• Lay the longest pick on the bottom, the second shortest one on top of that and the shortest pick on top of those two.  Then spend a minute fluffing all of the parts of the picks, twisting and mixing the parts of each pick together.  You’ll get a much more natural and professional look that way.  No flat picks allowed!

  • Poke the pick into the tree and attach it to the branch with a cable tie or with floral wire, if necessary. Fluff the tree branches into and around the pick to help it look like it’s a part of the tree.
  • A long pick makes a great place to hang a special Christmas ornament too.

  • Add decor embellishments such as ribbon, lightweight garland and glitter tape once all of the picks, ornaments and oversized pieces have been added to the tree
  • To add glitter tape, start attaching it near the top, but below the topper.  Wind it around the tree similar to how you applied the garland in Step 3.
  • Glitter tape has a mind of its own, so allow it to twist and turn as you go.  That’s what makes it look so great!

  • You’ll use less ribbon if you cut short pieces and stuff the ends of them into the tree as opposed to using one long continuous piece of ribbon.  Using this method also makes the ribbon look more natural.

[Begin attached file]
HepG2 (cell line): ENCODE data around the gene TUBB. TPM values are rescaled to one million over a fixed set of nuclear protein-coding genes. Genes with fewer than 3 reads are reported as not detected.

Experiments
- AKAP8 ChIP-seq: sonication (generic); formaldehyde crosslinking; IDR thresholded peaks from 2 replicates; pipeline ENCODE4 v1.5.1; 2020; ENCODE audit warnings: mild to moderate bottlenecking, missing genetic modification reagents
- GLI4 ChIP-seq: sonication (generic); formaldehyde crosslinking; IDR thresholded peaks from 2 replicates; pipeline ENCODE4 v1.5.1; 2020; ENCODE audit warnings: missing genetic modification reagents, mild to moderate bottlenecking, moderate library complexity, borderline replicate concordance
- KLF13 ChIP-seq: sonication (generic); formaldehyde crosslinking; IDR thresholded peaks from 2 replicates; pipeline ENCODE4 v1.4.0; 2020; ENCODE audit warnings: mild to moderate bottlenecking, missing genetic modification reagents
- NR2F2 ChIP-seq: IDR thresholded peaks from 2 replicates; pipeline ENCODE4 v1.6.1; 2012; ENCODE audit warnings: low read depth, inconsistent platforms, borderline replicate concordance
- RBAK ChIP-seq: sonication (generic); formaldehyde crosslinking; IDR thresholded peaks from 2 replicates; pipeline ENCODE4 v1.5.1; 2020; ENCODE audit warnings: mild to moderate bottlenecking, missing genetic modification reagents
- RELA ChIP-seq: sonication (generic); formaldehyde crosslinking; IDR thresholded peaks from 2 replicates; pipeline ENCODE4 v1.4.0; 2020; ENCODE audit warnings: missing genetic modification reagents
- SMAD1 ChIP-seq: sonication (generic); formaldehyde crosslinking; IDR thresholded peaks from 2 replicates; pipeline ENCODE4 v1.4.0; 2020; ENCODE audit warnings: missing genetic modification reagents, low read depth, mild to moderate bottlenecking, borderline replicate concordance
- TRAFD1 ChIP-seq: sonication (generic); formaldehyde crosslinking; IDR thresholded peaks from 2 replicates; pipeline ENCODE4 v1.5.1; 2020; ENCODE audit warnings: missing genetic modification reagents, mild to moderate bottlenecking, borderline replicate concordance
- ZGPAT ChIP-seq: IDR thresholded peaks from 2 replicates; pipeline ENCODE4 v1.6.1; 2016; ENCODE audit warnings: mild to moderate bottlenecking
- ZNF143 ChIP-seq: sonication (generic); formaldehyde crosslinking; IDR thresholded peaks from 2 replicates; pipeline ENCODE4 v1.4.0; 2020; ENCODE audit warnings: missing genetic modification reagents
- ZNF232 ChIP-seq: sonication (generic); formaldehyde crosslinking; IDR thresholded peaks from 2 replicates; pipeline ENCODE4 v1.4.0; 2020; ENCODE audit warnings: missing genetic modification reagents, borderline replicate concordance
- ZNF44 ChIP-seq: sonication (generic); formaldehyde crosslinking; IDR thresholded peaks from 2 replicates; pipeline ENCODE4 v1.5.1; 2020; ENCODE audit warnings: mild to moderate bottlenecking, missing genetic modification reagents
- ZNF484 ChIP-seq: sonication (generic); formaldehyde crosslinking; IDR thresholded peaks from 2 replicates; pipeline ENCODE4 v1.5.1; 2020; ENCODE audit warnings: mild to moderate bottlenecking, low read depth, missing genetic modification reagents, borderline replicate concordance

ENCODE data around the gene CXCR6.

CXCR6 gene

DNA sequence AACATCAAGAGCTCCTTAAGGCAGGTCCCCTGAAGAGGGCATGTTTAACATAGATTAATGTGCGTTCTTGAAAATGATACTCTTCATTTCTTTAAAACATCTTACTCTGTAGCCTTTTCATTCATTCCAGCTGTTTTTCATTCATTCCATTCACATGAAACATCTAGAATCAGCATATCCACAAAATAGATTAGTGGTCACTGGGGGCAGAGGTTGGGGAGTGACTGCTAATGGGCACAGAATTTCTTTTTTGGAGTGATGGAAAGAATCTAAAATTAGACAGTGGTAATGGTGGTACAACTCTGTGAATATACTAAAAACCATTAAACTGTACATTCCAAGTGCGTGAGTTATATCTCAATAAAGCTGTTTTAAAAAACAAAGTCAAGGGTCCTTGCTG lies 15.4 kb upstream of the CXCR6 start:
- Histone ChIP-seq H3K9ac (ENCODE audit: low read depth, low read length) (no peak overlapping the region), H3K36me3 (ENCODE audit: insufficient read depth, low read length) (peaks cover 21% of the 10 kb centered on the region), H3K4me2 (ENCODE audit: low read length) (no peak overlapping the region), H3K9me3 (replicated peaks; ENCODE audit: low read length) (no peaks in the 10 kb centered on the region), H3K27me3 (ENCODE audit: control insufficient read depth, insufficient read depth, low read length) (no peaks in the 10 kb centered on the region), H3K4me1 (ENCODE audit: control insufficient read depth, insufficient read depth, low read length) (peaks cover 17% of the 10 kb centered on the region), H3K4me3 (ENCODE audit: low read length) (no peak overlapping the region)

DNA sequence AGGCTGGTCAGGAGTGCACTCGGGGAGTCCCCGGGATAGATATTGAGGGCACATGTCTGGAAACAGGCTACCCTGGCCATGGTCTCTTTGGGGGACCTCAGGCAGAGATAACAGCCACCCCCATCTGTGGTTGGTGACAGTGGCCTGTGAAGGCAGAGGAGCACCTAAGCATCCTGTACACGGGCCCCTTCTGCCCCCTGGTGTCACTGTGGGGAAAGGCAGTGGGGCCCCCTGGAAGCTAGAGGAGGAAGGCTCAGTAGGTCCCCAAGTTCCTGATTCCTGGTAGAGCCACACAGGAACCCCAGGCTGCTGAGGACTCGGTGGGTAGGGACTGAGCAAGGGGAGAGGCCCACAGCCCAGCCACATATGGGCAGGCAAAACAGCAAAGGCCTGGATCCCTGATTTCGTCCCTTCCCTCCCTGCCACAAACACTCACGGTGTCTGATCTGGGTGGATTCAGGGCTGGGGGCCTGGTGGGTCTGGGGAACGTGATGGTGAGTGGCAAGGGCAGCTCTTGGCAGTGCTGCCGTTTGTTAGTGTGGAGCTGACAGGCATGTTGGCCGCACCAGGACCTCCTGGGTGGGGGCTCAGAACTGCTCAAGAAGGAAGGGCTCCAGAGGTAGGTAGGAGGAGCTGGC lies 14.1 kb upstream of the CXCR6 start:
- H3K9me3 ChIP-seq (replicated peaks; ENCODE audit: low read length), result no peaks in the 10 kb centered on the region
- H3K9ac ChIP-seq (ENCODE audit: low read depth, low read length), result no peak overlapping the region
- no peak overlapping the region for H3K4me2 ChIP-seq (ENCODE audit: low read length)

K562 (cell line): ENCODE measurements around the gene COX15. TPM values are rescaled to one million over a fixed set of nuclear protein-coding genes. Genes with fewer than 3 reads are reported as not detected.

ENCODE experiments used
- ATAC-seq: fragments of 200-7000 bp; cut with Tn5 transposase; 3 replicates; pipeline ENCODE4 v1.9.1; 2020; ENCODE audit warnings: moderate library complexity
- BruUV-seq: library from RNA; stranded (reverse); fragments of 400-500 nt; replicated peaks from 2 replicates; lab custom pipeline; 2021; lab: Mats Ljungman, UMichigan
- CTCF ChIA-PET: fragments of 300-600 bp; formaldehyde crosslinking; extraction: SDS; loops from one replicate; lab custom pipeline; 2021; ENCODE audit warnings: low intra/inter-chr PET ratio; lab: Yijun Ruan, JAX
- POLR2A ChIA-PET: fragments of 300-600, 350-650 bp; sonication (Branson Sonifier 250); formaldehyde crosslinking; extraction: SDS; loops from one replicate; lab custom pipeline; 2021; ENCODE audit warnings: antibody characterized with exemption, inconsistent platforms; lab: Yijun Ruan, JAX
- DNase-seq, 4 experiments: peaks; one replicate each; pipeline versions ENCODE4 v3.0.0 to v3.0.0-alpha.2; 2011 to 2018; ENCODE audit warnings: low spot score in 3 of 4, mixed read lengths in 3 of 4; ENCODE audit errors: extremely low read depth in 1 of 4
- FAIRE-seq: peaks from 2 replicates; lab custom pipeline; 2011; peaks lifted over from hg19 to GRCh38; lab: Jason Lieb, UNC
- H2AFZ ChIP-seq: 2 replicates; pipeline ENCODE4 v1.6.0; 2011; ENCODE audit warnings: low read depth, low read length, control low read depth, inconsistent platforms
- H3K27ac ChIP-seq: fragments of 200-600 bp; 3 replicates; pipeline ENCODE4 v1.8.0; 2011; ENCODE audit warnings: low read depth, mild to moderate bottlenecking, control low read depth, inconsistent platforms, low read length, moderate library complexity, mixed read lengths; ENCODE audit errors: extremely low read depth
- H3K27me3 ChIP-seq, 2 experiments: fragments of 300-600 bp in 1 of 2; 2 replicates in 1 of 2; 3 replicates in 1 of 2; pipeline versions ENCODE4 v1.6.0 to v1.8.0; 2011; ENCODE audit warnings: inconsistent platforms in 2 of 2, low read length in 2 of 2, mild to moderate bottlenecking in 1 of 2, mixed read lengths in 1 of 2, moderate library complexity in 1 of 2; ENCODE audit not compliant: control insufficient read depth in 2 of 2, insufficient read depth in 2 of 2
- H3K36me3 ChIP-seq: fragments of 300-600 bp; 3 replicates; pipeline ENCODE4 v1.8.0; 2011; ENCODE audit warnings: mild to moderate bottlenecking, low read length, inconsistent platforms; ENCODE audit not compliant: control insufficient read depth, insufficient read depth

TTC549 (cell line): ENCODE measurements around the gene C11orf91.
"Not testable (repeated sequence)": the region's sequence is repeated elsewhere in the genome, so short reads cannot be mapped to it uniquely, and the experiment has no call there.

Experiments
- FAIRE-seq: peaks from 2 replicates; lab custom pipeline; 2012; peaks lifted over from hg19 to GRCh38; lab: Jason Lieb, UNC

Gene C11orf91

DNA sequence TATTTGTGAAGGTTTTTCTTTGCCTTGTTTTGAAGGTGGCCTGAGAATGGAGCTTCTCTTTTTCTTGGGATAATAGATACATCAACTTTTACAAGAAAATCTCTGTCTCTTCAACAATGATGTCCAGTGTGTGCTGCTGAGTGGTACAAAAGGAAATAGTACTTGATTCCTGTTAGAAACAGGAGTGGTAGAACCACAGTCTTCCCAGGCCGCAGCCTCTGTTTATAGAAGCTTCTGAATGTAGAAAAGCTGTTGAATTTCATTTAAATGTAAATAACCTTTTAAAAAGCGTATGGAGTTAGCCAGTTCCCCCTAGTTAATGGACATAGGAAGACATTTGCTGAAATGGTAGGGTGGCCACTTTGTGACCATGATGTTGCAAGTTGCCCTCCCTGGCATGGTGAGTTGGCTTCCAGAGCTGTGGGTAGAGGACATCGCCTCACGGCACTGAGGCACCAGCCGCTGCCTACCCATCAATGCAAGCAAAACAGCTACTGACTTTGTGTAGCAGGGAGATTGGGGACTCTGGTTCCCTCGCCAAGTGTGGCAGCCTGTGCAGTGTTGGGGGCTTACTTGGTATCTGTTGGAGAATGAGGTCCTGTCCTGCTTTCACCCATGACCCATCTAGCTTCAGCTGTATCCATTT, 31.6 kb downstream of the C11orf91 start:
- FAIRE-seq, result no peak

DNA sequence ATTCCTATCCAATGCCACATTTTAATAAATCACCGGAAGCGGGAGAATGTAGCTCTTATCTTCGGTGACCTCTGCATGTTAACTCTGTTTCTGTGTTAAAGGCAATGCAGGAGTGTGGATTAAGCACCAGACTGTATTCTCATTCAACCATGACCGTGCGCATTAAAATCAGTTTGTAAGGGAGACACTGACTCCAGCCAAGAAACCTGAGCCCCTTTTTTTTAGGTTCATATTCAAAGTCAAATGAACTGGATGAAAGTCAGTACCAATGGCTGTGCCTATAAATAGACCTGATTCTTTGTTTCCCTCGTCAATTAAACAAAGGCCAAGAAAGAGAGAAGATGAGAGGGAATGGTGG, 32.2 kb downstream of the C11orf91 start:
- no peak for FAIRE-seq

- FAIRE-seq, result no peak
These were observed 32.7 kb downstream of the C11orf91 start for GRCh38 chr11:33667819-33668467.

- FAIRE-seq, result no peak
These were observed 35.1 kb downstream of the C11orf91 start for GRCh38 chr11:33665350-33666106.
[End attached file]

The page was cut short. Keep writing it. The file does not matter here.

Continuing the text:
• Twist a tree branch around the ribbon if it won’t stay in place.
  • When adding ribbon to the tree, start at eye level and work up and out from there.  I can’t tell you why this works better, but it does!
  • Place the ribbon going in different directions so that it doesn’t appear as if it’s just wrapped around the tree.

You’re finished!  Now get ready to enjoy the oohs and aahs of your family and friends and answer all those questions about who you hired to decorate your tree!

Similar Posts

What size tree skirt should I get for a 7 foot tree?

You can use 48 inch tree skirt if tree stand 7. 5 the foot of the tree is not so big (for example, tall but thin trees with smaller diameter for tree stand), but i recommend using 56 inch wood skirt or even better use 60 inch wood skirt in make sure tree skirt fully cover tree stand

With this in mind, what size tree skirt do I need for pencil tree?